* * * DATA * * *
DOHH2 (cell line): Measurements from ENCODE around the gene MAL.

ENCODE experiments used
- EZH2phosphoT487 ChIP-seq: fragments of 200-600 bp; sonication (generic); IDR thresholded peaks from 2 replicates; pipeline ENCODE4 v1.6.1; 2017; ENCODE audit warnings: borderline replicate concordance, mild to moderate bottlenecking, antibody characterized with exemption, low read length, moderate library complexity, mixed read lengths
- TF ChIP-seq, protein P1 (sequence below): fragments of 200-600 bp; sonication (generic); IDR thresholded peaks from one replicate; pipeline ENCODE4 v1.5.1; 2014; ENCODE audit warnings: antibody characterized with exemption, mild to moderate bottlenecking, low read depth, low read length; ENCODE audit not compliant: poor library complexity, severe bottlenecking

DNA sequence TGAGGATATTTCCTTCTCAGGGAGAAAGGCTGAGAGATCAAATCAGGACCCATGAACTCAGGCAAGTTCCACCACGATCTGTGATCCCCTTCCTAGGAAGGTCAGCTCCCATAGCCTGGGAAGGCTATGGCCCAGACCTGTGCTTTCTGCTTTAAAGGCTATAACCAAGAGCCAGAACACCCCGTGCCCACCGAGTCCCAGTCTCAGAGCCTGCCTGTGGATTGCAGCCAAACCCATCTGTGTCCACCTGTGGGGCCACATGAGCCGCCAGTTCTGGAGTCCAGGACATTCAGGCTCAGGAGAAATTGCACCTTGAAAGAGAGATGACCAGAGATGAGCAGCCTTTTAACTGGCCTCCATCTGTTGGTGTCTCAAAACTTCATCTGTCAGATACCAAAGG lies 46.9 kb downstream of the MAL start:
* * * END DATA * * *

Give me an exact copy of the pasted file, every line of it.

DOHH2 (cell line): Measurements from ENCODE around the gene MAL.

ENCODE experiments used
- EZH2phosphoT487 ChIP-seq: fragments of 200-600 bp; sonication (generic); IDR thresholded peaks from 2 replicates; pipeline ENCODE4 v1.6.1; 2017; ENCODE audit warnings: borderline replicate concordance, mild to moderate bottlenecking, antibody characterized with exemption, low read length, moderate library complexity, mixed read lengths
- TF ChIP-seq, protein P1 (sequence below): fragments of 200-600 bp; sonication (generic); IDR thresholded peaks from one replicate; pipeline ENCODE4 v1.5.1; 2014; ENCODE audit warnings: antibody characterized with exemption, mild to moderate bottlenecking, low read depth, low read length; ENCODE audit not compliant: poor library complexity, severe bottlenecking

DNA sequence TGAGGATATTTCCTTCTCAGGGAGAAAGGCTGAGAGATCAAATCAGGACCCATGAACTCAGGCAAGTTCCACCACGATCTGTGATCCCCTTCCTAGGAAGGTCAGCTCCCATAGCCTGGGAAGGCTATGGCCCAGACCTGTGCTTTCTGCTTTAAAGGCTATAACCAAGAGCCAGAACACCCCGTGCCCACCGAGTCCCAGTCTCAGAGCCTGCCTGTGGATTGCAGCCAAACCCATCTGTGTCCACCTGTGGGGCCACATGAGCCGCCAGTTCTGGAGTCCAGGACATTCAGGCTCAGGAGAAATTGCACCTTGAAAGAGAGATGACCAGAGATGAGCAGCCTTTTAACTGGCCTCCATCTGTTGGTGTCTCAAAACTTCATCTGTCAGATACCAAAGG lies 46.9 kb downstream of the MAL start: